Paris - An “isolated” lapse in the manufacture of intravenous nutrient bags likely caused the recent deaths of up to five babies at a French hospital, the health minister said Friday.
“The most probable hypothesis is an isolated accident in the production stage on November 28 at the laboratoire Marette,” Marisol Touraine told reporters, explaining the baby deaths in the hospital in the town of Chambery in southeast France.
But Marette strongly denied it was responsible for any contamination, citing tests conducted by the national drugs and health products monitor ANSM.
“There are no elements to show that the germs originated at Marette,” the firm's lawyer Matthieu Lemaire told a news conference.
“Laboratoire Marette cannot but strongly contest” the minister's claim, he said.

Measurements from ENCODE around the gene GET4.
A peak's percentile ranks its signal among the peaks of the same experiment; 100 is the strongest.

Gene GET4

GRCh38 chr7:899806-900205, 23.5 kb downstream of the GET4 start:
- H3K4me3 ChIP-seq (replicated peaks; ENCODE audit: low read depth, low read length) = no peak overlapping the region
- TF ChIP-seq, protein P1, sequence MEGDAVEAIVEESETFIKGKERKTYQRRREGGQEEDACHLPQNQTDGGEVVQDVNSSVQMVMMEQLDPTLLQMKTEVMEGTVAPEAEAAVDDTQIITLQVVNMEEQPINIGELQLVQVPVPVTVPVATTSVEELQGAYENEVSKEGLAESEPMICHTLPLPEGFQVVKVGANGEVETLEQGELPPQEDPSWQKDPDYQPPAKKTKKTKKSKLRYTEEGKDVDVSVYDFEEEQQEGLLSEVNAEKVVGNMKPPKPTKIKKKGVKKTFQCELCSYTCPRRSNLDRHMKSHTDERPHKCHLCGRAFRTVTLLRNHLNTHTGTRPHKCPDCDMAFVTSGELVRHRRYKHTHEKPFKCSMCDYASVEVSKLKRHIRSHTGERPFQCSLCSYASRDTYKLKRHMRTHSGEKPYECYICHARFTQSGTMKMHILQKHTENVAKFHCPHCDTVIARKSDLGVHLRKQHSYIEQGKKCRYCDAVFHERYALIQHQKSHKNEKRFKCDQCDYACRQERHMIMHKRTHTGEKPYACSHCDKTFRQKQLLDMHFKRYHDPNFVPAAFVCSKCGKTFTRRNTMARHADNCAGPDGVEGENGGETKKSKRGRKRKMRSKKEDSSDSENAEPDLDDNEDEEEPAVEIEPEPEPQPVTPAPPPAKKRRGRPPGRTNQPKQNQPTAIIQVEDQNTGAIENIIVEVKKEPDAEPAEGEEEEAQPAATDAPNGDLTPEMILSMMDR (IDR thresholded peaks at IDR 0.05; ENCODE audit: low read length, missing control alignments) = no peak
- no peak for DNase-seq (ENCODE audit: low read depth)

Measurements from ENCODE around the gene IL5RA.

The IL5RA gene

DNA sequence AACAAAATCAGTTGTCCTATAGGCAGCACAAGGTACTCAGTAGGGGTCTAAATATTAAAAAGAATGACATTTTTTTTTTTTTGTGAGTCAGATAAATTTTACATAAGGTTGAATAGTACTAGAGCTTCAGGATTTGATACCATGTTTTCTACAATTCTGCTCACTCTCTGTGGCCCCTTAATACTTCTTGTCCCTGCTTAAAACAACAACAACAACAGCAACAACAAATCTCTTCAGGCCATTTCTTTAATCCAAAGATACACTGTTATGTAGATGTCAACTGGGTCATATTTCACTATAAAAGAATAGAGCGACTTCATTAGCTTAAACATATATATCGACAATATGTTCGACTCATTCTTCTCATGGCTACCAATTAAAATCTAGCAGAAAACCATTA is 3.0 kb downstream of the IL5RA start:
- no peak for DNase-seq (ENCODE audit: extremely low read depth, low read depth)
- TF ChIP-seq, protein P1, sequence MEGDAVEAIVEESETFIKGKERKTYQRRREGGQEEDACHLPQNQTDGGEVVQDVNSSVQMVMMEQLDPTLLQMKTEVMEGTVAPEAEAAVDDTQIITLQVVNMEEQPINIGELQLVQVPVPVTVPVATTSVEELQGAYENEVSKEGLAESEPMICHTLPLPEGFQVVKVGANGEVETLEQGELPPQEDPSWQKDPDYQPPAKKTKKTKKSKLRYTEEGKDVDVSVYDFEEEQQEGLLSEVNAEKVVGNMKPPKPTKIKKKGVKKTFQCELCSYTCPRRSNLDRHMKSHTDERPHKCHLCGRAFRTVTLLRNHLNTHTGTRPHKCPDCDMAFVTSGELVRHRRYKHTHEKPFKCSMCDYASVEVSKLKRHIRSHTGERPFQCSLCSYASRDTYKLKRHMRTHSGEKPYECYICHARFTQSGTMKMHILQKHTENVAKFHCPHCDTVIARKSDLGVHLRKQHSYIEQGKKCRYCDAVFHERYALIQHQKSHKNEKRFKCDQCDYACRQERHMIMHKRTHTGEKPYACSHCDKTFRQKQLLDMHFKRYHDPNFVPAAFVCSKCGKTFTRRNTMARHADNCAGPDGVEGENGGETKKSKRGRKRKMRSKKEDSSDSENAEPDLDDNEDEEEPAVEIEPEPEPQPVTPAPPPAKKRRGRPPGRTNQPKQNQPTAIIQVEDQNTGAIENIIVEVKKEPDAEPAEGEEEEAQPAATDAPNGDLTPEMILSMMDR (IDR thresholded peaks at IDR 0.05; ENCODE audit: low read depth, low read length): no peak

The lawyer said out of a total of 137 nutrient pouches produced by the firm on November 28, 102 had been delivered to six hospitals other than Chambery and there had been no “incidents”.
“Only Chambery experienced problems,” he said.
Three of the babies died on different dates last month. Another died in March last year. And the health minister spokes of another suspected death in December 2012.
Touraine said there was “no link between the medical practices at the hospital and the contamination” of the baby feeding bags.
France's Institut Pasteur had said a new type of bacteria had been found in nutrient bags used by the hospital, after it carried out tests on 10 pouches.
The tests came after the parents of the three newborns who died last month filed criminal complaints for manslaughter against the hospital.